RETURN OF PREMIUM TERM INSURANCE (ROP) – A term insurance policy that returns all or a portion of premiums paid at the end of the term if the death benefit has not been paid.
SIMPLIFIED TERM INSURANCE – Term insurance which uses a simple application. Underwriting is done electronically. No underwriting requirements by the applicant unless red flags arise out of the electronic underwriting process. Policy is usually issued much quicker than regular term. There is a limit of death benefit for this type of policy ($350,000 or less) depending on the insurance carrier. This type of policy is generally more expensive because of additional risk by the insurance carrier. Less underwriting =more risk.
CRITICAL ILLNESS INSURANCE – Applied for as a stand-alone policy or as a rider to another life insurance policy. Pay immediate benefit for a covered illness even if death does not occur.
ACCIDENTAL DEATH INSURANCE – Pays benefit in event of a covered sudden accidental death. Applied for as a stand-alone policy or as a rider to another form of life insurance.
MORTGAGE PROTECTION INSURANCE OR DECREASING TERM INSURANCE – Term insurance that pays the balance of your mortgage should death occur. The amount of death benefit decreases to match the amount owed on mortgage. The insurance is set up to end at the same time your mortgage is set to end.
UNIVERSAL LIFE INSURANCE (non variable) – Flexible premiums. Can be a permanent insurance as long as premiums are paid and policy is funded properly. Investment policy in which risk lies with insurance company.
Has a minimum guaranteed interest rate which differs by company. This policy has the ability to gain contract value. The death benefit can be set to level (death benefit stays the same throughout) or increasing (death benefit increases as contract value rises). You may obtain loans or make withdraws but you must be careful, if the policy is not funded, it will collapse.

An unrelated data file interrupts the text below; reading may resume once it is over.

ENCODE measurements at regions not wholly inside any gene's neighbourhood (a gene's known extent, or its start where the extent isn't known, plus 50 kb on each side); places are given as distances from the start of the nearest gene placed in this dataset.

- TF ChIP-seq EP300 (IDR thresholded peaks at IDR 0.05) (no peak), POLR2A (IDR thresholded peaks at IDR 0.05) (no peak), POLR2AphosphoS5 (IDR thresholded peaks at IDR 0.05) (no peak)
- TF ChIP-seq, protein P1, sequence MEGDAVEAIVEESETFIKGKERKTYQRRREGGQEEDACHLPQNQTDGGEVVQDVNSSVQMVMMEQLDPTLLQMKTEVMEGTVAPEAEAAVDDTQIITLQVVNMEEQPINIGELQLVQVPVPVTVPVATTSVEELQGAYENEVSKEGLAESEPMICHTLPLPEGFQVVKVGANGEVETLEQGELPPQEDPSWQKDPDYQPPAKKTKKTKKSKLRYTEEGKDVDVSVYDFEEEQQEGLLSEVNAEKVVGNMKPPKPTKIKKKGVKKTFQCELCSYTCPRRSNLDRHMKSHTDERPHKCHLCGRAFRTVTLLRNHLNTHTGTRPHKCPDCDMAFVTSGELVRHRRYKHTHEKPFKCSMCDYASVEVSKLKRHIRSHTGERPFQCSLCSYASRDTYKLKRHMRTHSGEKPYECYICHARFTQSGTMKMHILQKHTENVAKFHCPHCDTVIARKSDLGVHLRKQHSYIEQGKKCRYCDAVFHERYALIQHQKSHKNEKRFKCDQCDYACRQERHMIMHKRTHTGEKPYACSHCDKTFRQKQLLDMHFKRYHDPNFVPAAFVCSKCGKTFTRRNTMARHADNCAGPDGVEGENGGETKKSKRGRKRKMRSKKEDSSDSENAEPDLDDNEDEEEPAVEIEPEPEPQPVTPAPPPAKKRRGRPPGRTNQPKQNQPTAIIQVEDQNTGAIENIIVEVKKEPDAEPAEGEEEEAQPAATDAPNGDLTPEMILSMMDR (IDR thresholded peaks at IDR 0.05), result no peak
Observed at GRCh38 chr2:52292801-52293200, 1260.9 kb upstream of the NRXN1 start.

VARIABLE UNIVERSAL LIFE INSURANCE – Agent must have securities license to sell. Very similar to non-variable universal life. The difference is that the policy owner assumes investment risk. There is no guaranteed interest rate. Policy can collapse if investment does not do well and policy is not funded properly.
WHOLE LIFE INSURANCE – Simply put, you pay the premium and the policy will last your whole life. You usually have an option to borrow against the policy, amount depends on the value of the policy. This type of policy is usually much more expensive than the universal life policy.
GRADED BENEFITS WHOLE LIFE – Partial or no benefits paid until a named or tiered waiting period has passed. If you die before the waiting period has passed, you usually will receive the return of your premium payments with some sort of interest.
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FINAL EXPENSE WHOLE LIFE INSURANCE – This type of whole life insurance is aimed at burial and funeral expenses and other final expenses. Usually, no medical exam required and death benefit is limited to $50,000 or less.
SINGLE PREMIUM WHOLE LIFE – This whole life policy is paid for by a single lump sum payment. In return the beneficiary receives a larger death benefit than the payment.
THINGS TO CONSIDER: You may be interested in mixing and matching different types of policies. For example; There is a need for 500k immediately. As time goes on, the kids have graduated college and are out of the house, the house is almost or totally paid off. Now the need is less. In this example you may want to purchase a 330k universal life and a 20 year 200k term. This plan will save you money and still protect your family for life.
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